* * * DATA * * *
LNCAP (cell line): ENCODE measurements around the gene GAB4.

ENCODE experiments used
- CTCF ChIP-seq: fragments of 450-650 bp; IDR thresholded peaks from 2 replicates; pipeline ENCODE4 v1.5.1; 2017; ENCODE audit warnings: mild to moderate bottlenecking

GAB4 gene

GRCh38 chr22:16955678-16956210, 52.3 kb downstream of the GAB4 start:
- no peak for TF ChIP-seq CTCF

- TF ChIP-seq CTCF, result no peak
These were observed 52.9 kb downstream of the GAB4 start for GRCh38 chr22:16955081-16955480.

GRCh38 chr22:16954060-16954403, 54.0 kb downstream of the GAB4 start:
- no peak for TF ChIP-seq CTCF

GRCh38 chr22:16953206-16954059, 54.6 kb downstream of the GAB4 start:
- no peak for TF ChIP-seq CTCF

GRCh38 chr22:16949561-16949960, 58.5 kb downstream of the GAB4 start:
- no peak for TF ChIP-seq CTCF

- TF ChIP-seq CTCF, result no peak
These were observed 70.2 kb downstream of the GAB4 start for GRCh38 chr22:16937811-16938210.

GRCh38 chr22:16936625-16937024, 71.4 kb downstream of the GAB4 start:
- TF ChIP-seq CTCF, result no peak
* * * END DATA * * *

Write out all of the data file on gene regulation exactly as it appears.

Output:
LNCAP (cell line): ENCODE measurements around the gene GAB4.

ENCODE experiments used
- CTCF ChIP-seq: fragments of 450-650 bp; IDR thresholded peaks from 2 replicates; pipeline ENCODE4 v1.5.1; 2017; ENCODE audit warnings: mild to moderate bottlenecking

GAB4 gene

GRCh38 chr22:16955678-16956210, 52.3 kb downstream of the GAB4 start:
- no peak for TF ChIP-seq CTCF

- TF ChIP-seq CTCF, result no peak
These were observed 52.9 kb downstream of the GAB4 start for GRCh38 chr22:16955081-16955480.

GRCh38 chr22:16954060-16954403, 54.0 kb downstream of the GAB4 start:
- no peak for TF ChIP-seq CTCF

GRCh38 chr22:16953206-16954059, 54.6 kb downstream of the GAB4 start:
- no peak for TF ChIP-seq CTCF

GRCh38 chr22:16949561-16949960, 58.5 kb downstream of the GAB4 start:
- no peak for TF ChIP-seq CTCF

- TF ChIP-seq CTCF, result no peak
These were observed 70.2 kb downstream of the GAB4 start for GRCh38 chr22:16937811-16938210.

GRCh38 chr22:16936625-16937024, 71.4 kb downstream of the GAB4 start:
- TF ChIP-seq CTCF, result no peak